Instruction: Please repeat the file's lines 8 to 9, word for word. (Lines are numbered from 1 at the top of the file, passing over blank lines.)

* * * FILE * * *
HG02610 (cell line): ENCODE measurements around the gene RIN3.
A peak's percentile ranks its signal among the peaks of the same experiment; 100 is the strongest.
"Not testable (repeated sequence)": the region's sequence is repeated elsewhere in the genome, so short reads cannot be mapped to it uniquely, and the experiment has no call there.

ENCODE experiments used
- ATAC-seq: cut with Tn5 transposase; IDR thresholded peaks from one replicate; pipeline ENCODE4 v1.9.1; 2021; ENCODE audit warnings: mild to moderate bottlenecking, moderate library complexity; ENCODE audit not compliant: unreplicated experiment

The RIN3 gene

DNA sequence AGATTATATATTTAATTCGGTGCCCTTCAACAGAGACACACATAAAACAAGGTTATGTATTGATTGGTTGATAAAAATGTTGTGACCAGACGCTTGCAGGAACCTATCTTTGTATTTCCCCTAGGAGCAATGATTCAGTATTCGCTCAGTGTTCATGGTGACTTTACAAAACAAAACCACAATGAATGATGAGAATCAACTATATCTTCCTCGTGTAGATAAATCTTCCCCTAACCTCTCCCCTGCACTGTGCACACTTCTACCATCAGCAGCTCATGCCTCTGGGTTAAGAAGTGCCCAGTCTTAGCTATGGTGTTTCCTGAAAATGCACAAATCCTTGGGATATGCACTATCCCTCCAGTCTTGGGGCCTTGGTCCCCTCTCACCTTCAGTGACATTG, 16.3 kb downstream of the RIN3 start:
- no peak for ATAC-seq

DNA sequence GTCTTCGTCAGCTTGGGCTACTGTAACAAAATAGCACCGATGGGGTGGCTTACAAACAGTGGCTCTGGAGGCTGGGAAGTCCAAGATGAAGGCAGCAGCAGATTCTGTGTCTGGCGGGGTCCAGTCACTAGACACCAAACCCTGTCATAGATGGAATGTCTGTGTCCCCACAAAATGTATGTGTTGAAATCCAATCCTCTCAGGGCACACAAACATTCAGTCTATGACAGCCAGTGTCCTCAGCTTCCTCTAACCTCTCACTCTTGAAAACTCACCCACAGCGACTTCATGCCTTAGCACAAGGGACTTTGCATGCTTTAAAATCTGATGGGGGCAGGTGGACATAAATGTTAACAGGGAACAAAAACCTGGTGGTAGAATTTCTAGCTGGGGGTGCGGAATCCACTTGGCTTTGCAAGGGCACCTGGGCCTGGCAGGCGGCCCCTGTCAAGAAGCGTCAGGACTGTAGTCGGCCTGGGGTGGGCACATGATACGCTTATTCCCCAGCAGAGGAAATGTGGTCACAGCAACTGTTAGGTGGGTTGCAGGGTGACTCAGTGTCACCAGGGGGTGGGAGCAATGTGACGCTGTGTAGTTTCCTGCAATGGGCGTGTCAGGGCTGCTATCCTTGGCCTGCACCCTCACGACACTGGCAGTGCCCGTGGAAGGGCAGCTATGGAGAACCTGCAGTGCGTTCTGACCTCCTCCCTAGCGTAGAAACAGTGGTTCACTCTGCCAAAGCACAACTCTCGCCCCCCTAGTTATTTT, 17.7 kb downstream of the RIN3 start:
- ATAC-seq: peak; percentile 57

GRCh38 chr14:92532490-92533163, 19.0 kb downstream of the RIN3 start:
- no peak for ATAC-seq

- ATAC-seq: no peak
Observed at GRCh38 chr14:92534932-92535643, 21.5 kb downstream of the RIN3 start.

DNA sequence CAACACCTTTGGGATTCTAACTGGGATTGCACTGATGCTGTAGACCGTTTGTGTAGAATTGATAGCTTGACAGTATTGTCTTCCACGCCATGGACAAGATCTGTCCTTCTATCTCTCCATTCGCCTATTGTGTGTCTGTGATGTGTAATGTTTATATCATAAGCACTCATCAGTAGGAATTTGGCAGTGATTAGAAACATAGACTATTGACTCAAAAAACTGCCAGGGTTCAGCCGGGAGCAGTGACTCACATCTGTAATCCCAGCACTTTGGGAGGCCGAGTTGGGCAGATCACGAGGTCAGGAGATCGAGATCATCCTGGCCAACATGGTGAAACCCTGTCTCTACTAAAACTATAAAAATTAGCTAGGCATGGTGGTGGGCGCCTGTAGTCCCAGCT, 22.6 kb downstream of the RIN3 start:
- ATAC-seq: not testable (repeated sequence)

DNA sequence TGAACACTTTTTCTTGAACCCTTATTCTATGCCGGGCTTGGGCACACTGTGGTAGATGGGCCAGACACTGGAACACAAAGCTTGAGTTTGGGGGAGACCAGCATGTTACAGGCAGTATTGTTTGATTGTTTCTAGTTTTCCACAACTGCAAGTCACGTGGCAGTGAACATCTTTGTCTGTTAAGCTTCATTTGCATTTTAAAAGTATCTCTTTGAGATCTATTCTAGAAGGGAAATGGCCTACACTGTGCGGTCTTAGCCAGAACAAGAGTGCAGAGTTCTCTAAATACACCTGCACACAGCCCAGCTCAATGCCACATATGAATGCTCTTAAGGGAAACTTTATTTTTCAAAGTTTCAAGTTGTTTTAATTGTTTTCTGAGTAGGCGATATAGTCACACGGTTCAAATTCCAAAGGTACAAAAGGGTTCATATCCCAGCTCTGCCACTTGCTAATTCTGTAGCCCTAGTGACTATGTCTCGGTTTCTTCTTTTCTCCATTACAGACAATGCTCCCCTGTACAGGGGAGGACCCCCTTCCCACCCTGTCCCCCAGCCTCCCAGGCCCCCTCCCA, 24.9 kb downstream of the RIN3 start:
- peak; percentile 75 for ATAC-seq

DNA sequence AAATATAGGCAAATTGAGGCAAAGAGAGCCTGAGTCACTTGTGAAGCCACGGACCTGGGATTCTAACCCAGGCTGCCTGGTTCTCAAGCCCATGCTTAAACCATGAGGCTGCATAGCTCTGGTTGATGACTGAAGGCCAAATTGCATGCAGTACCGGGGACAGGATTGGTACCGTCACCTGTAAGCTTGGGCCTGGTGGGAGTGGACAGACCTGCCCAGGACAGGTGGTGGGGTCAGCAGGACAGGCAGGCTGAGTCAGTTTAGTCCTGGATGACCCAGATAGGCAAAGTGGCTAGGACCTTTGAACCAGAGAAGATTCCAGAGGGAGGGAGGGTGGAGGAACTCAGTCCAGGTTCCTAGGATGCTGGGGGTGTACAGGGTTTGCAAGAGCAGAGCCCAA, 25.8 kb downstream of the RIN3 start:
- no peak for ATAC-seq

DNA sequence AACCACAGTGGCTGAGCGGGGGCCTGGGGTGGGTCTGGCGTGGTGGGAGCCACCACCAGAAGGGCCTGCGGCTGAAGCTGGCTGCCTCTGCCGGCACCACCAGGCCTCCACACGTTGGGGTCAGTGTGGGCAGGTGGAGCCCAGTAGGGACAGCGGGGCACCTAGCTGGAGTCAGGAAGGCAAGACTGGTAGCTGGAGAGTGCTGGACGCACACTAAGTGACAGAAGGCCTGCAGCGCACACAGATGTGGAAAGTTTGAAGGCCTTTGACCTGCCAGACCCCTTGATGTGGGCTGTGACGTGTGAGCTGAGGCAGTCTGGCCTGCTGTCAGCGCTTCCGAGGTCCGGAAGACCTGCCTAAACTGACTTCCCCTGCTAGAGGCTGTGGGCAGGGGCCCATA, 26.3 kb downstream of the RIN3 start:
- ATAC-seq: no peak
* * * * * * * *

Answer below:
- no peak for ATAC-seq

DNA sequence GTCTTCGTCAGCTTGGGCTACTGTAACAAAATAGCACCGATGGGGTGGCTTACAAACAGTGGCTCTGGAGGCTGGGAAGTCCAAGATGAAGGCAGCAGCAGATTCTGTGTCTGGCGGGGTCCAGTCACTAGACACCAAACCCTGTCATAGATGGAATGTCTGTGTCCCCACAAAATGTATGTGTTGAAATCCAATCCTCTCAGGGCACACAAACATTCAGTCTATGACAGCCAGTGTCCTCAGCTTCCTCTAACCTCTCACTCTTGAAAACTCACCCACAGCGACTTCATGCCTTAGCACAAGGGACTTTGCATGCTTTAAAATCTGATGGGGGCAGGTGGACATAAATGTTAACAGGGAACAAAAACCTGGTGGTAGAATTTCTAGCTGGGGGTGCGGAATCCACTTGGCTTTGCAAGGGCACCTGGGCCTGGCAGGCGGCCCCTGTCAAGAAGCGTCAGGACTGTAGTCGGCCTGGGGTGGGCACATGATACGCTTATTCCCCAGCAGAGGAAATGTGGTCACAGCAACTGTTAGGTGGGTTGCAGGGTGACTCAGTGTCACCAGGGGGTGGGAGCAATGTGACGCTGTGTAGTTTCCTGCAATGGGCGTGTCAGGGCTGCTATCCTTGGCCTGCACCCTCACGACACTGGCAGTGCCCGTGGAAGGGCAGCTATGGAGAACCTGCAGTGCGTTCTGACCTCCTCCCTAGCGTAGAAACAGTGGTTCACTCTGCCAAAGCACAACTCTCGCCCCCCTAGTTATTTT, 17.7 kb downstream of the RIN3 start: